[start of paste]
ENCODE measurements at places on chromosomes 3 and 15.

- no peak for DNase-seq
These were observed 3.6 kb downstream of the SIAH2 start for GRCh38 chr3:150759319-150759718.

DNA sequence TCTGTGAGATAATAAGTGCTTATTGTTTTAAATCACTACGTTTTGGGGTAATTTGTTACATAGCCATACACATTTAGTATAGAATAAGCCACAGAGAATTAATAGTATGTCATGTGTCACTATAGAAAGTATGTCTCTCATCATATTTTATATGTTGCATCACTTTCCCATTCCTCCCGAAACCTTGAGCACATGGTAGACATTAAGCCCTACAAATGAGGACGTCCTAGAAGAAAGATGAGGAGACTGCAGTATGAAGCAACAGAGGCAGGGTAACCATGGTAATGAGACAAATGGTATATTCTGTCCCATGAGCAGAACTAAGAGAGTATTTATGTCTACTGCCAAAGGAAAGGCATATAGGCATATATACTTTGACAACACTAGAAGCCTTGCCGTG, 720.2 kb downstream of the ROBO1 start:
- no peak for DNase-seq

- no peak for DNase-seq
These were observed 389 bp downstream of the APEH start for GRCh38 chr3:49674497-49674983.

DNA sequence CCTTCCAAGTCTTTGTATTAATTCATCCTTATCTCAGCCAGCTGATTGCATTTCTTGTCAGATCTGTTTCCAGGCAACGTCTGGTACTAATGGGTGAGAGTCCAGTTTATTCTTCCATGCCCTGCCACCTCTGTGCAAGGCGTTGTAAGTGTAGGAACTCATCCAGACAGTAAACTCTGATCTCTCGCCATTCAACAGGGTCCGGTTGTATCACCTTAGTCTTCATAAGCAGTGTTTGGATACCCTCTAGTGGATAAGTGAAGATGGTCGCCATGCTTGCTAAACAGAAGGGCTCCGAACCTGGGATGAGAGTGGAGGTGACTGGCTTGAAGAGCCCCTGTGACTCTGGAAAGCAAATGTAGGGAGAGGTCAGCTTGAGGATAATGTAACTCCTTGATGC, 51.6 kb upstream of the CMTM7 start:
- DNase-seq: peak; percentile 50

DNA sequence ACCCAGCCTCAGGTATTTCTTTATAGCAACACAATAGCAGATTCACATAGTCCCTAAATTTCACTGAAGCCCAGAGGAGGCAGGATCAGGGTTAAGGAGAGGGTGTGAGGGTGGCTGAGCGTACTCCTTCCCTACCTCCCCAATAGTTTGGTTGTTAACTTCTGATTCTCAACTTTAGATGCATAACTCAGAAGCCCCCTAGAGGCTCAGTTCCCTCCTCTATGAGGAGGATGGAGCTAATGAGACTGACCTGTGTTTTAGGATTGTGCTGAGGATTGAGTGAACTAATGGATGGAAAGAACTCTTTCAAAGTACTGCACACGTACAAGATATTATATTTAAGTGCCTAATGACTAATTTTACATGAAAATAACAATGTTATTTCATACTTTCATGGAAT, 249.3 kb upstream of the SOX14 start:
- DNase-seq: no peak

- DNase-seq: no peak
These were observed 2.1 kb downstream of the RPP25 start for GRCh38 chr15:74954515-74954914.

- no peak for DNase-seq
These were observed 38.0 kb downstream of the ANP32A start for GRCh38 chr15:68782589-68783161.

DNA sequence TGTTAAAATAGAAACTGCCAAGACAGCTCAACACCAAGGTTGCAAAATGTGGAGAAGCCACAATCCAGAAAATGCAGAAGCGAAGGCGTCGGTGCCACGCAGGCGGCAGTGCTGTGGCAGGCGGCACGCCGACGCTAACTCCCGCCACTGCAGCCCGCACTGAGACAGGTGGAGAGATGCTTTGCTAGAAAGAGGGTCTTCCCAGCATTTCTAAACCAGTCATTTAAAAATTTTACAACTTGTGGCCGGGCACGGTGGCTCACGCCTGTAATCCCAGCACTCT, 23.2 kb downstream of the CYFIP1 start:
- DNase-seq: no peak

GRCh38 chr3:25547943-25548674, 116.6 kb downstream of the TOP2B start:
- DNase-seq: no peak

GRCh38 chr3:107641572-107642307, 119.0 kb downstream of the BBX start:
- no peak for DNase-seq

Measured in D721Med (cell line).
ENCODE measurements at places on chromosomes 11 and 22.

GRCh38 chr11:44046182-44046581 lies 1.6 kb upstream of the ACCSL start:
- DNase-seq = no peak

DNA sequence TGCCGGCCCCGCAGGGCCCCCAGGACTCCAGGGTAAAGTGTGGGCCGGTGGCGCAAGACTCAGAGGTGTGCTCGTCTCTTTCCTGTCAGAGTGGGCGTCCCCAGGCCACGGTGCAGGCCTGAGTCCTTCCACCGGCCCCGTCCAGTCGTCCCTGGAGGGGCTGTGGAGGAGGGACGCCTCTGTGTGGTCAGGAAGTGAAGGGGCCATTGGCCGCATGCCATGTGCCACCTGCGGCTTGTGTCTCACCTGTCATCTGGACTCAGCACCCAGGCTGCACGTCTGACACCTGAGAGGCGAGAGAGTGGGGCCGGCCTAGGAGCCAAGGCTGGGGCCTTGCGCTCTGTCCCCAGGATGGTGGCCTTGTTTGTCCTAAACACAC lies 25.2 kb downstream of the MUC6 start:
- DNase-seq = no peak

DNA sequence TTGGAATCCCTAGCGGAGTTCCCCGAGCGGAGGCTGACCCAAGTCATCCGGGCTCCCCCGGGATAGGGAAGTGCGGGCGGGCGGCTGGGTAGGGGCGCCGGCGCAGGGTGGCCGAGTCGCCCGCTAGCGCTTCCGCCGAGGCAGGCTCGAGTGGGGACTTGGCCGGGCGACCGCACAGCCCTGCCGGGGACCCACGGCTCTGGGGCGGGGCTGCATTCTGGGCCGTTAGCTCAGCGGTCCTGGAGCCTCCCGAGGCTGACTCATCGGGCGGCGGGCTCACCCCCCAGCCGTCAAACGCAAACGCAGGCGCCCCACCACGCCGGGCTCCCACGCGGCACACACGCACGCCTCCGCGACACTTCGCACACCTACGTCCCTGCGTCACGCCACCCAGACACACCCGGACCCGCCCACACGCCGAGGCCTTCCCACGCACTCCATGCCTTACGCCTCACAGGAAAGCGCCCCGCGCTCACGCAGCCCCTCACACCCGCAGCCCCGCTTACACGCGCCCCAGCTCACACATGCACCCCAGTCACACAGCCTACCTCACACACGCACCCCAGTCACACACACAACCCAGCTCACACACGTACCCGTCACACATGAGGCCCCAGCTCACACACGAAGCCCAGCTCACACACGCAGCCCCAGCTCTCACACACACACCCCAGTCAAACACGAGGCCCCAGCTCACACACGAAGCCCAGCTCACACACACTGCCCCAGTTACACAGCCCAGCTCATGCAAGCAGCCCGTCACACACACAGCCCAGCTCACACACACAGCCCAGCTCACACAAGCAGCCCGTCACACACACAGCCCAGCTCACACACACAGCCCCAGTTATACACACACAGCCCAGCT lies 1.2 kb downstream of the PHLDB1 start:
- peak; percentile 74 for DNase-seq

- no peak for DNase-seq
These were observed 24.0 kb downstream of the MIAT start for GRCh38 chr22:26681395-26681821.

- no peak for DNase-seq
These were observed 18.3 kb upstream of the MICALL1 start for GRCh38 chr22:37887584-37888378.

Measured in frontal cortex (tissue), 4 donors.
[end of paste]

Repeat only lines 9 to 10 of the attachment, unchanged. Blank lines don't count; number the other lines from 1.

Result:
- DNase-seq: peak; percentile 50

DNA sequence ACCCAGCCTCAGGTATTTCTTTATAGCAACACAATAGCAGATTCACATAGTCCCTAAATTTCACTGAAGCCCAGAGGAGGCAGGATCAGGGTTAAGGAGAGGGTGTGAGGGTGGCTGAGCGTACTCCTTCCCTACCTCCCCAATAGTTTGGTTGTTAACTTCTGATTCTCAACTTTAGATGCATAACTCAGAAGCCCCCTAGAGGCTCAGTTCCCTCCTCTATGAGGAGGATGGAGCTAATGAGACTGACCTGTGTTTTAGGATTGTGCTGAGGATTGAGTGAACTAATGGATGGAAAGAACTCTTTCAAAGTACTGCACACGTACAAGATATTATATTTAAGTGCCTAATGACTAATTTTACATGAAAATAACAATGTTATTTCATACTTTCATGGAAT, 249.3 kb upstream of the SOX14 start: